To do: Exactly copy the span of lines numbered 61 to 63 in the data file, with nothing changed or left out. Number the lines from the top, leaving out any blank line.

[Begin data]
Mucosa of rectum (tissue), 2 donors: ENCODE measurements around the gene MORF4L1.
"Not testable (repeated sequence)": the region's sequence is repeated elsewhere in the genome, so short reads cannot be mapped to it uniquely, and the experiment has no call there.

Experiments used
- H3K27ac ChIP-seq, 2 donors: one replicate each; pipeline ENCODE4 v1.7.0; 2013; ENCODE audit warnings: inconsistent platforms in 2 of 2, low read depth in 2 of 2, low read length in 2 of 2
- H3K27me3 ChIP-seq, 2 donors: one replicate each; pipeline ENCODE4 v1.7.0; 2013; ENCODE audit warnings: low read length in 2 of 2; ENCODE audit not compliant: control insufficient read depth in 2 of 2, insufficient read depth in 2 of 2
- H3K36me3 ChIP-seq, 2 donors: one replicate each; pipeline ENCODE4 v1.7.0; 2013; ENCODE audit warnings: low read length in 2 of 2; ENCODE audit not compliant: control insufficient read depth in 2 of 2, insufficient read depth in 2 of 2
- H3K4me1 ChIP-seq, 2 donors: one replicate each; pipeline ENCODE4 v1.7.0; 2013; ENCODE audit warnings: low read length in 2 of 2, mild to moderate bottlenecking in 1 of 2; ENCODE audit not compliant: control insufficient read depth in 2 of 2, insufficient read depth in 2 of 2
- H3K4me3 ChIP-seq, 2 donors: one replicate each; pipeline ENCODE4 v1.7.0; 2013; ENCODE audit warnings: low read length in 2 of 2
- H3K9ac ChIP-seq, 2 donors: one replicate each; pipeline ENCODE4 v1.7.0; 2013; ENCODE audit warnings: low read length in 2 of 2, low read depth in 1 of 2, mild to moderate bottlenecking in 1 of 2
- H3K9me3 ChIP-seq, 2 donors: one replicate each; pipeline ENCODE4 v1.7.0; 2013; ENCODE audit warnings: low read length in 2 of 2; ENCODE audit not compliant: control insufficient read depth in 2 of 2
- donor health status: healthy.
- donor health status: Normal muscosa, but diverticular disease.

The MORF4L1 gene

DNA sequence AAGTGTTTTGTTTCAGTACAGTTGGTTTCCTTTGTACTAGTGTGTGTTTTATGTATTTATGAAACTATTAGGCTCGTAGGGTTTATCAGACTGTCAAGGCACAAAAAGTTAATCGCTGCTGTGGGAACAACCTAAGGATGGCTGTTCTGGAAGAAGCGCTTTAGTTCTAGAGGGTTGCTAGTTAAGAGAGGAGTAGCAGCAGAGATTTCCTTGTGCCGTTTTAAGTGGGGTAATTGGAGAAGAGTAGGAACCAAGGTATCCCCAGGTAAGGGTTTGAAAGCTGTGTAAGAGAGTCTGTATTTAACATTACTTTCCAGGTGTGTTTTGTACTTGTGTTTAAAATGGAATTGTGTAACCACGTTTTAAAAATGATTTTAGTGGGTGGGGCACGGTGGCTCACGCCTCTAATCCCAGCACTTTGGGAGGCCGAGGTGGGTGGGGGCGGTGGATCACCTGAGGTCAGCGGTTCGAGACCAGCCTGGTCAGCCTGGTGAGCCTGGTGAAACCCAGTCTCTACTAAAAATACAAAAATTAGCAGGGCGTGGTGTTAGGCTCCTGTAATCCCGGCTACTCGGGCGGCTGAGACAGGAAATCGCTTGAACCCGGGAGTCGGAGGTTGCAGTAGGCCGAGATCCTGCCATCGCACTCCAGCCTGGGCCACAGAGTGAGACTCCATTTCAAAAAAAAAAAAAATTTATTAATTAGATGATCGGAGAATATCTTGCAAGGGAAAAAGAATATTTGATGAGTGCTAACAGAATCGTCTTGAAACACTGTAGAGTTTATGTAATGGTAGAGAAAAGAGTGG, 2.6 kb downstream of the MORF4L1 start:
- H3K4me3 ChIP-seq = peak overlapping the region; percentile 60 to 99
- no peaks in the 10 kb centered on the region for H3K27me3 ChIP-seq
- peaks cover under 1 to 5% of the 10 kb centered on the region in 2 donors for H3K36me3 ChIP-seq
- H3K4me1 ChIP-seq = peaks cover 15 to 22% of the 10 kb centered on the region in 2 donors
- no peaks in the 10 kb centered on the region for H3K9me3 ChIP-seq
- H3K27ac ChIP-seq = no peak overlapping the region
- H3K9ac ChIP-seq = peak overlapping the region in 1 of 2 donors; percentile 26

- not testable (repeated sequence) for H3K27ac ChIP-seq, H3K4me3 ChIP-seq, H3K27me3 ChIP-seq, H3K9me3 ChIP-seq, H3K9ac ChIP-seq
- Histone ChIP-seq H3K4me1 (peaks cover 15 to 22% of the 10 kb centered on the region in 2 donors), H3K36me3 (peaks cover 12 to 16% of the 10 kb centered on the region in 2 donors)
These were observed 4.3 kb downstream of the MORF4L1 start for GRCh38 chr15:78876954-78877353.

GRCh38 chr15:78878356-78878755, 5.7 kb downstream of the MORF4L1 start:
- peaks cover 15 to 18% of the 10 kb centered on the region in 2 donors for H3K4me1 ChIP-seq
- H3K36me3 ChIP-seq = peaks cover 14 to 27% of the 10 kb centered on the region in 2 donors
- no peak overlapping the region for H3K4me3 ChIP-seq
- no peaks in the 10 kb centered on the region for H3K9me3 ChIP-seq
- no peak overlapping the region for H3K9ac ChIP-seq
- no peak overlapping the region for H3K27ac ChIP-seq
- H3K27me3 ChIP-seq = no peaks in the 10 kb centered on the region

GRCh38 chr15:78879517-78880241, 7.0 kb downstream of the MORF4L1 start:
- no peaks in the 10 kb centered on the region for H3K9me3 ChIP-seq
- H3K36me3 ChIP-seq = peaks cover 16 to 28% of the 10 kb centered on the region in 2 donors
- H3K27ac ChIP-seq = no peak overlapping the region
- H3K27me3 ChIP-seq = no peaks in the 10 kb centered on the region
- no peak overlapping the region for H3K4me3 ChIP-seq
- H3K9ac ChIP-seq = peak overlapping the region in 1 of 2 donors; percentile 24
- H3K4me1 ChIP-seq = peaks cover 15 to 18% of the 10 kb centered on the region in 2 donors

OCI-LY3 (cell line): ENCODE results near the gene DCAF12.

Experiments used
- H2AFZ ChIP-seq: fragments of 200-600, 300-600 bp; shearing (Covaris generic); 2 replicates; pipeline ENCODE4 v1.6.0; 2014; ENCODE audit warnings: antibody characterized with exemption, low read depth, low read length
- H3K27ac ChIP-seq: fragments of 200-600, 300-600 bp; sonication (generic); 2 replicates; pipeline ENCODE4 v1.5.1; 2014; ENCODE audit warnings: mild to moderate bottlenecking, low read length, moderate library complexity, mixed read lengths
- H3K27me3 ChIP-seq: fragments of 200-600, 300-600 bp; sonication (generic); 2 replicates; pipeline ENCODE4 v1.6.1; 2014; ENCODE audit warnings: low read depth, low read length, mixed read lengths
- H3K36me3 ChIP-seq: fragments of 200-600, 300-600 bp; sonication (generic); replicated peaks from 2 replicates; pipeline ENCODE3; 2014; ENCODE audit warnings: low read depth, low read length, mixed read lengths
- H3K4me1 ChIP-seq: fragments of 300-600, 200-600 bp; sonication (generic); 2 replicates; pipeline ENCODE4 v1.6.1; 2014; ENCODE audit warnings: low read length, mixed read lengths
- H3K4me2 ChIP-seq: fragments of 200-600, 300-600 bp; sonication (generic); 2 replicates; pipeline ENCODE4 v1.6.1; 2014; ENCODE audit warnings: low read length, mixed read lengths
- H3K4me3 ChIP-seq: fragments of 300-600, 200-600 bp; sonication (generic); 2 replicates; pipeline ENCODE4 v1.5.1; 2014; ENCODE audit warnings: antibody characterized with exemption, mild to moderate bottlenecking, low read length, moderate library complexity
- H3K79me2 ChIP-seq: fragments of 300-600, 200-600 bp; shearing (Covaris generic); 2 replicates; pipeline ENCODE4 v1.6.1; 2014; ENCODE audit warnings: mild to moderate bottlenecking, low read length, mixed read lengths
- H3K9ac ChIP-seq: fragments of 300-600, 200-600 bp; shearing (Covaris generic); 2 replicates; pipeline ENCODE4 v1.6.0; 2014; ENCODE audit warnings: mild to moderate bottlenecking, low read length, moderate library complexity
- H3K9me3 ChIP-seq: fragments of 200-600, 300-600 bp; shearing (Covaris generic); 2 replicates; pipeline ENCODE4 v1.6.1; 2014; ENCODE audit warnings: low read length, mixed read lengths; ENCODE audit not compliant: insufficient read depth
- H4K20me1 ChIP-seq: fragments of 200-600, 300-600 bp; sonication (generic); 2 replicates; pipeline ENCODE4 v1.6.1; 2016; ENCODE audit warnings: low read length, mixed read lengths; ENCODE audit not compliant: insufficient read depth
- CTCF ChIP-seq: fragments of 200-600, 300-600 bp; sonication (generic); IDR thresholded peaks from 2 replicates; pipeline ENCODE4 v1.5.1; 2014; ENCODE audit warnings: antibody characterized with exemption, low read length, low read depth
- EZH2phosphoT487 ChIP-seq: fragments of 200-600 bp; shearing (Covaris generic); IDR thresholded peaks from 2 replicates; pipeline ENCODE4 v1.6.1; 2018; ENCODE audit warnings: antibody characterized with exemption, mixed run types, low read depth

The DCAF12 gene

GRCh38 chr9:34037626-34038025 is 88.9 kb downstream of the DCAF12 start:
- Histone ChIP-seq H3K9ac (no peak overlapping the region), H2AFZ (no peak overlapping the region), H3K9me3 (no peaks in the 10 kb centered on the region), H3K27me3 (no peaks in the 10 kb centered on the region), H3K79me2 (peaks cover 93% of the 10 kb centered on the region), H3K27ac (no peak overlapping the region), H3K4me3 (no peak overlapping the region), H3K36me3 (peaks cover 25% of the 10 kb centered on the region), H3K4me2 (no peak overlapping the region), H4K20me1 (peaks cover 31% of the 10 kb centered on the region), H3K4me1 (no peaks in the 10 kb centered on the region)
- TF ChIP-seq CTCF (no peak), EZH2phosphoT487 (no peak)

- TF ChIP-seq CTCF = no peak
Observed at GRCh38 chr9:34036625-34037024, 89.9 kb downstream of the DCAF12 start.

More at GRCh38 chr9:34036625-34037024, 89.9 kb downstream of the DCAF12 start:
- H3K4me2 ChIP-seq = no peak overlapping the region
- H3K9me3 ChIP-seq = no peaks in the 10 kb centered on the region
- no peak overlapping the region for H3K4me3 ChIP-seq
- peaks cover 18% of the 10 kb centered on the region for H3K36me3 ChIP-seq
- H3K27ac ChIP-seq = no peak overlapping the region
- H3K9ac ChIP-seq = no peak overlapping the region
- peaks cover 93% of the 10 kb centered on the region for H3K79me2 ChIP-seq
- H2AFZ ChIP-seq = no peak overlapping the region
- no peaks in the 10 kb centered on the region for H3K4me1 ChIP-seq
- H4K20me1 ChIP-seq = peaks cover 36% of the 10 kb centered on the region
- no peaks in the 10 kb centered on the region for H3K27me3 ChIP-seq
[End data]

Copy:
Observed at GRCh38 chr9:34036625-34037024, 89.9 kb downstream of the DCAF12 start.

More at GRCh38 chr9:34036625-34037024, 89.9 kb downstream of the DCAF12 start:
- H3K4me2 ChIP-seq = no peak overlapping the region